JVC Everio GZ-HM650 review
This Full HD 1,920 x 1,080 pixel camcorder features 8GB of internal memory, plus a slot for supplementary SD, SDHC or SDXC card. The former allows for six-and-a-half hours of footage in UXP mode, or 9,999 photos. Footage is composed and reviewed via a flip-out and twist 2.7in, 230k pixels, touch-screen LCD. Pulling the faraway closer is a best-in-class image-stabilised 40x optical zoom. This can be digitally boosted to a 70x equivalent if desired, but with resolution dropping to standard definition as a result.
Like the Canon, showing its mettle in low light, the HM650 comes with an f/1.8 maximum lens aperture, plus back-illuminated 1/4.1in CMOS sensor with a total of 3.3 million pixels. This may not sound like much on paper, but when HD footage is roughly the equivalent of 2 megapixels, it’s plenty.
Lightweight even with the rechargeable battery loaded on the back – charged on the camcorder itself – the HM650 sits comfortably in the palm or a jacket pocket. With a glossy finish part disguising its plastic construction, controls are few and fall readily to hand. The large record button rests under the thumb as your forefinger hovers over the zoom switch with a ‘snapshot’ shutter release button sitting behind.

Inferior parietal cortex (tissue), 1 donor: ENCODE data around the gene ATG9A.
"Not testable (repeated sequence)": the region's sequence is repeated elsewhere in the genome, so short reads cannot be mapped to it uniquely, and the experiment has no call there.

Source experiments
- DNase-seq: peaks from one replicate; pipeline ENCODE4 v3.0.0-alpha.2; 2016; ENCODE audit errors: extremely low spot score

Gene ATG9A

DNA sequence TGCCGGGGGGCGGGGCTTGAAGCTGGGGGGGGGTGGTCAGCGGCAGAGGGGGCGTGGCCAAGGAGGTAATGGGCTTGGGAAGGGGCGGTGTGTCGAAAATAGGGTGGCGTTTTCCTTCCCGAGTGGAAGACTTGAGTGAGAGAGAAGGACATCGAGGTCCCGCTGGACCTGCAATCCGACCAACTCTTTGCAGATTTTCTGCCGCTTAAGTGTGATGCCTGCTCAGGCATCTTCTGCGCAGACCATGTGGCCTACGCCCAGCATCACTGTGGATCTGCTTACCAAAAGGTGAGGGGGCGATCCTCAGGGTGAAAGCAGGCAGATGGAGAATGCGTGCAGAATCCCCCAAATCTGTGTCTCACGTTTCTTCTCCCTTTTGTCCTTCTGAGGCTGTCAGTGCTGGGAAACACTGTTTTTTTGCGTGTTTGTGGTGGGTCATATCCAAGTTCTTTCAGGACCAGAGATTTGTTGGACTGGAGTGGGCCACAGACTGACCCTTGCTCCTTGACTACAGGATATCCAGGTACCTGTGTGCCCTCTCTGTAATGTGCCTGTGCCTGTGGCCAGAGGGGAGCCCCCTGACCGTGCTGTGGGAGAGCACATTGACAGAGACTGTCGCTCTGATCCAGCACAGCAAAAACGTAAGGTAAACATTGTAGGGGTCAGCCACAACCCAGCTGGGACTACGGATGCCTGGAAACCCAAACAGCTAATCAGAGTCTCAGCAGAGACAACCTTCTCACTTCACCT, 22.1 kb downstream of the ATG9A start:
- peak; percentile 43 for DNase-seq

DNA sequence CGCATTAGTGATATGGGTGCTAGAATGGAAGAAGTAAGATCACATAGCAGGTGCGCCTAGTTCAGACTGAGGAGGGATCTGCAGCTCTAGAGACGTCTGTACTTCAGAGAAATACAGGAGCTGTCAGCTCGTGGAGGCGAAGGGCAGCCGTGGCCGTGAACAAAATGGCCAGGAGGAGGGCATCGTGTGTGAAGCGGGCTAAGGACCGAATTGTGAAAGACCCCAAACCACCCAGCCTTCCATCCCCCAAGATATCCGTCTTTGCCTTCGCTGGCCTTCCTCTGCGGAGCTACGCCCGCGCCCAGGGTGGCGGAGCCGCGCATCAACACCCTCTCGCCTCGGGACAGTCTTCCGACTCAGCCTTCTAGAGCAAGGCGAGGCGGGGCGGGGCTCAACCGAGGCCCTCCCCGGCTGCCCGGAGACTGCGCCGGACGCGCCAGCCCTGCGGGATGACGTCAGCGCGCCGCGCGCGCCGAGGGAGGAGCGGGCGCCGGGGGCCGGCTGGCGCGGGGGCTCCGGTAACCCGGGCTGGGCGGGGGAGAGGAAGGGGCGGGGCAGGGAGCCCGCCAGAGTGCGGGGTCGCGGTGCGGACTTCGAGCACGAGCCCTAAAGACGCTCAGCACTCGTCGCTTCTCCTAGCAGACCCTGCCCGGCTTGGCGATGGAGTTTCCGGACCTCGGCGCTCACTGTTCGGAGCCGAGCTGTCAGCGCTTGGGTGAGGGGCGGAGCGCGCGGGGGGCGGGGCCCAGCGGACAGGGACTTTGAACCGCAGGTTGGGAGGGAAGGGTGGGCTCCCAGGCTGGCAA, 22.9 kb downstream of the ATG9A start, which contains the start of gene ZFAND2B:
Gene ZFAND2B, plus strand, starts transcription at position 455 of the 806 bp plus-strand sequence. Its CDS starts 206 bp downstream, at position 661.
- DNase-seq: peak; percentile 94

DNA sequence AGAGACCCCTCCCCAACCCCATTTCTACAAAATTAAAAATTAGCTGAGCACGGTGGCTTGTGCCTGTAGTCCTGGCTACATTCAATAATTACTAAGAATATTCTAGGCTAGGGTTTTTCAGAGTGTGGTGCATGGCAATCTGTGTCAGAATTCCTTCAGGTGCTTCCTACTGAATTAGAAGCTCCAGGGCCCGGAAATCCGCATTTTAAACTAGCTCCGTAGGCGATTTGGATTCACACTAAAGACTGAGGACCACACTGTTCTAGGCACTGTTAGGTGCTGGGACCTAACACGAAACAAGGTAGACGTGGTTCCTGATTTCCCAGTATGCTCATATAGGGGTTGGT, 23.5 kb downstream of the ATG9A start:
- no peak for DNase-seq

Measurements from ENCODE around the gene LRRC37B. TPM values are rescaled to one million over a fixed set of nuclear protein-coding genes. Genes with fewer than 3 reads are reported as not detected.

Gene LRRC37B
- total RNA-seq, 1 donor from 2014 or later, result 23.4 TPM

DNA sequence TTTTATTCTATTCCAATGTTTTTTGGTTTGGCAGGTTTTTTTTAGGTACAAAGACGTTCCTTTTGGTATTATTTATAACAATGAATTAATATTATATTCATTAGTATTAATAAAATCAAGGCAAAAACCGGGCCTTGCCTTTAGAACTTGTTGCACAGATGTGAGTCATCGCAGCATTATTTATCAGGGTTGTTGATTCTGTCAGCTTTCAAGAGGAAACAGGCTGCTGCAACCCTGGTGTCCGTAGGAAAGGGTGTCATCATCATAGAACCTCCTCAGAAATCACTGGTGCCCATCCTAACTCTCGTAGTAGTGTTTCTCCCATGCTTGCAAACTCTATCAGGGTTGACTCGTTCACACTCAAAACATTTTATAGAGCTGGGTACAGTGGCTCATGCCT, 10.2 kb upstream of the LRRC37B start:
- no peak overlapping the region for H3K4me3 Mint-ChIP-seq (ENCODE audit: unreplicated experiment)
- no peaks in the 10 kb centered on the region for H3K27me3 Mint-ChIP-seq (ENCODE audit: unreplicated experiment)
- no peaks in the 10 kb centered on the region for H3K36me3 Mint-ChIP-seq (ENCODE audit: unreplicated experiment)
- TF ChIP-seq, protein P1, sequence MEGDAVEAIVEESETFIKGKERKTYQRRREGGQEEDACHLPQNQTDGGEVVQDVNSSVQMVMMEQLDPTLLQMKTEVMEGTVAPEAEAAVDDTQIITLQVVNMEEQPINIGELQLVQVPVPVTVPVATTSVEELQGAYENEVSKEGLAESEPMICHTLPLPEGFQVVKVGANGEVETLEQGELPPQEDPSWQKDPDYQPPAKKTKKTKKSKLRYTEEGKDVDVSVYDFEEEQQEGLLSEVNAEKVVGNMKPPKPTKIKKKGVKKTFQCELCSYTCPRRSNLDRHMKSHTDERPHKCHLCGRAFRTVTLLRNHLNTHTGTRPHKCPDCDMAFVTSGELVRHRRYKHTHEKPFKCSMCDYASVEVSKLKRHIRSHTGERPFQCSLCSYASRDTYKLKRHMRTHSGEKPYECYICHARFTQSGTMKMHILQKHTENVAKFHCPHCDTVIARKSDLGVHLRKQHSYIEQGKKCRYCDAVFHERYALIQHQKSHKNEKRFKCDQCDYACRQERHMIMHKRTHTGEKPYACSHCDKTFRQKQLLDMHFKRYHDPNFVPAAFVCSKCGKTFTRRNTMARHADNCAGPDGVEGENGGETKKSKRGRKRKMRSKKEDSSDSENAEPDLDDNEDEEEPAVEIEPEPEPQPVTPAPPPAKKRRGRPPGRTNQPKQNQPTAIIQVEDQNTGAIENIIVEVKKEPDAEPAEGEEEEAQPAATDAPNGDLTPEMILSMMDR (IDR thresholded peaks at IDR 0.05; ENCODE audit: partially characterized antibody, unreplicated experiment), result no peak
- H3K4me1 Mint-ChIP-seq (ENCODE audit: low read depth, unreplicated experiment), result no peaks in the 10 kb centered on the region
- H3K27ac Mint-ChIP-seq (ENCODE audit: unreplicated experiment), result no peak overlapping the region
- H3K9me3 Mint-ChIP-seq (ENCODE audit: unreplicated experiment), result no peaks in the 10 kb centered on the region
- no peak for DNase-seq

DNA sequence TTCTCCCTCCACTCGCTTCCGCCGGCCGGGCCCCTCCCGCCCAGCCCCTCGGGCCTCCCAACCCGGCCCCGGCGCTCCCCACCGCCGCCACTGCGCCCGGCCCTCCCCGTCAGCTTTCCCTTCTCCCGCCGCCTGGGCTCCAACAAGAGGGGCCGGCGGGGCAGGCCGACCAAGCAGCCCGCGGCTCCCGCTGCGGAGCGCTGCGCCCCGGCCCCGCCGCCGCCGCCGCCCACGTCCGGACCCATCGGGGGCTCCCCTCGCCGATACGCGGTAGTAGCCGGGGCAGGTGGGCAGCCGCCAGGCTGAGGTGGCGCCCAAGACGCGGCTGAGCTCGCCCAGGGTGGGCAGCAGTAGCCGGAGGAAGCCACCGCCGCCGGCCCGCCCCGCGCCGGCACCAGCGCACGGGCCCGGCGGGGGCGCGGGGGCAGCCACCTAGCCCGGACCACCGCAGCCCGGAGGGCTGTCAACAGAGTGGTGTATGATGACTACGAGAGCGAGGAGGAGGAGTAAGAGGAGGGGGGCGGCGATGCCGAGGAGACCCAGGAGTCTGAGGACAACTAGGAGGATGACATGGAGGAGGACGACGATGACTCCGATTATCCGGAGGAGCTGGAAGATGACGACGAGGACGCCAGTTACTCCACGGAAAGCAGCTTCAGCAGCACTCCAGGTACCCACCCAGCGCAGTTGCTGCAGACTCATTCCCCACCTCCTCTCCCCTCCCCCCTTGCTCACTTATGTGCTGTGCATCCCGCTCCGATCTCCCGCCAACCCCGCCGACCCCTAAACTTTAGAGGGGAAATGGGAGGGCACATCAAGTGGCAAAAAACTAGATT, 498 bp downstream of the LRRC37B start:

Indicating step-up potential, it’s big on user friendliness though its touch-screen icons are small. Fold out the LCD screen and the camera powers up automatically and instantly, though the lens cover has to be opened manually, with an on-screen prompt reminding you to do so. The zoom action is steady and near silent, with just a very low grinding noise; not quite as finessed as the Canon then, but the focal range here is broader. For a device of this size, detail and colour are impressive, but the sensitive built-in mic does pick up operational noise.
Providing the option of a large internal memory or removable SD card, the HM650 has all bases covered and is very portable
Aimed at a family audience, the JVC features common digital camera gizmos such as subject-recognising intelligent auto mode (with its own button), face recognition and smile-shot modes, while time lapse recording and the ability to add an animation effect to footage provides a degree of creative scope. HDMI, AV and USB output are hidden beneath the screen when it’s not in use.